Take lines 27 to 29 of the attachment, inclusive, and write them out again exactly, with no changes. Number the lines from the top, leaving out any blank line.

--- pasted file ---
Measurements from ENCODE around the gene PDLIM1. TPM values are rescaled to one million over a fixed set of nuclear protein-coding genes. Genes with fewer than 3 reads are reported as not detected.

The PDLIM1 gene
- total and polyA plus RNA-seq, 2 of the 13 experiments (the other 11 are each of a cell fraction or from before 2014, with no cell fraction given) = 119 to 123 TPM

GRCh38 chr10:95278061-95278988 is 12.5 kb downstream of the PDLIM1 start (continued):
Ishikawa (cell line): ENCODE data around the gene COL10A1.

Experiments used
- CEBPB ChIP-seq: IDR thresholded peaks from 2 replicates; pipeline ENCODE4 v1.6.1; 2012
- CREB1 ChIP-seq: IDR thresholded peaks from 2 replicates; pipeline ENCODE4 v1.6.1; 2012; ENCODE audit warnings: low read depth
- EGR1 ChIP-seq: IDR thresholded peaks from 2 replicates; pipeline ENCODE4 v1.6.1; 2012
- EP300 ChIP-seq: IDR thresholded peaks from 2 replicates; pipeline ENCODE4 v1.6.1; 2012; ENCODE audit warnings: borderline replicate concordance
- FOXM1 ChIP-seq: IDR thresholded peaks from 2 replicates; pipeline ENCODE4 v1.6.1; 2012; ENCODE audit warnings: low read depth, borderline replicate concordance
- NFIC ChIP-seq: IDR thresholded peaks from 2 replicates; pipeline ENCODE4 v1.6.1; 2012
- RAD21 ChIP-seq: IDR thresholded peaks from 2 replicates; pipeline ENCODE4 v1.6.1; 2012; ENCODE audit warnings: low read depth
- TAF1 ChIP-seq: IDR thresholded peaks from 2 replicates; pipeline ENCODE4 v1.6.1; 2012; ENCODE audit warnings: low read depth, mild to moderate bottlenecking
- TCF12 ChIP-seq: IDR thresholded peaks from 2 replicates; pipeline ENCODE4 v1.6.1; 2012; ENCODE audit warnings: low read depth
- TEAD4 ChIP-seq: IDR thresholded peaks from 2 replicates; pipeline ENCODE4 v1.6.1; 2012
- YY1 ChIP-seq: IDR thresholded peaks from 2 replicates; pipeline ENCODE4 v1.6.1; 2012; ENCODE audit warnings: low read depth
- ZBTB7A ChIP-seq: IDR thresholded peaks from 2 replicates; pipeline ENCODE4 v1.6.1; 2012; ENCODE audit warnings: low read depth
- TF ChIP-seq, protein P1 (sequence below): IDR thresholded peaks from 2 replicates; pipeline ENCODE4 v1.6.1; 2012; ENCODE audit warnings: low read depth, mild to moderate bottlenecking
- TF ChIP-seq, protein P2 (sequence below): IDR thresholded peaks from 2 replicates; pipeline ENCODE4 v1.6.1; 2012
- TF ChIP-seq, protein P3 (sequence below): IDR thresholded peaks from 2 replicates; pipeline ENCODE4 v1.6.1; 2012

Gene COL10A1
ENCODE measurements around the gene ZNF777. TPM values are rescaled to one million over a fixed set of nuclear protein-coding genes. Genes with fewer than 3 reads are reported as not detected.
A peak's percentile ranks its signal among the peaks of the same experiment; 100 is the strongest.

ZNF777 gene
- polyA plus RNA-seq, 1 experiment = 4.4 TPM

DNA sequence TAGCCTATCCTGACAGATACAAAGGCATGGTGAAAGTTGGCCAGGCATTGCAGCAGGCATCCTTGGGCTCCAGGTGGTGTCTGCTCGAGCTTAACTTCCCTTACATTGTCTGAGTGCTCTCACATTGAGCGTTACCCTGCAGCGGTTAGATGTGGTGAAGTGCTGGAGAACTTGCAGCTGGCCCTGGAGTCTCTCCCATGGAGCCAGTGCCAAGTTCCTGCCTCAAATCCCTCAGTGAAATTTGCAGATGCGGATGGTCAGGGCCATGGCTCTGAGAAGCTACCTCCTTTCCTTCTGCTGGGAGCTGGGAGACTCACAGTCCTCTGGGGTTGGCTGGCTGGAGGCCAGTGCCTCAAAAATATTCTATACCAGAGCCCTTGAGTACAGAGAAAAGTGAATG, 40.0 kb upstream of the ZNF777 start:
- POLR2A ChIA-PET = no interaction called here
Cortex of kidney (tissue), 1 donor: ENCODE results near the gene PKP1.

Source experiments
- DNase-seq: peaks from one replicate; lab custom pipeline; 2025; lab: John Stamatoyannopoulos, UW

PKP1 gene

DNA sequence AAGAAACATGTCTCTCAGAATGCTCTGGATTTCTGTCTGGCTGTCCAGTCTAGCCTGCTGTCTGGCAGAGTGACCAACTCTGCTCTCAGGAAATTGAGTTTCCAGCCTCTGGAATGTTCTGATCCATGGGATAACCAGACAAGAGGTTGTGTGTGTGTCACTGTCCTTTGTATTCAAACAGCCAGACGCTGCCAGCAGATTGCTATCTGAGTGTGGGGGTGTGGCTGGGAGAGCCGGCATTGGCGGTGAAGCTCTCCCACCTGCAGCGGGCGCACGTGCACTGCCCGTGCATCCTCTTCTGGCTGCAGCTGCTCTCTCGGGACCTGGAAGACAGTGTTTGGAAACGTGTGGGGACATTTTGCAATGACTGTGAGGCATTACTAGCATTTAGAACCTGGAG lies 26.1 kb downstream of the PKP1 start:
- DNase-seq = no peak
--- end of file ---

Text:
DNA sequence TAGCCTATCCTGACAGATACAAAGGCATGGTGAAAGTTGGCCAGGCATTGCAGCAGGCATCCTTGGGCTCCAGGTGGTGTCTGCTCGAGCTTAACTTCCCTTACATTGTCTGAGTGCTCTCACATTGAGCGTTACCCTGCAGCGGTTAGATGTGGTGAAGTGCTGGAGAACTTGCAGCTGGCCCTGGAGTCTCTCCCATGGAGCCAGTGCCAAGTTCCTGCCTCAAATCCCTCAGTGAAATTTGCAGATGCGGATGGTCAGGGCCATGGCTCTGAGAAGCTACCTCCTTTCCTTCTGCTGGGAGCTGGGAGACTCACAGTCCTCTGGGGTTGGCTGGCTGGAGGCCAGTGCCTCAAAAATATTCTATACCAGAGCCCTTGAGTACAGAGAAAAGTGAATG, 40.0 kb upstream of the ZNF777 start:
- POLR2A ChIA-PET = no interaction called here
Cortex of kidney (tissue), 1 donor: ENCODE results near the gene PKP1.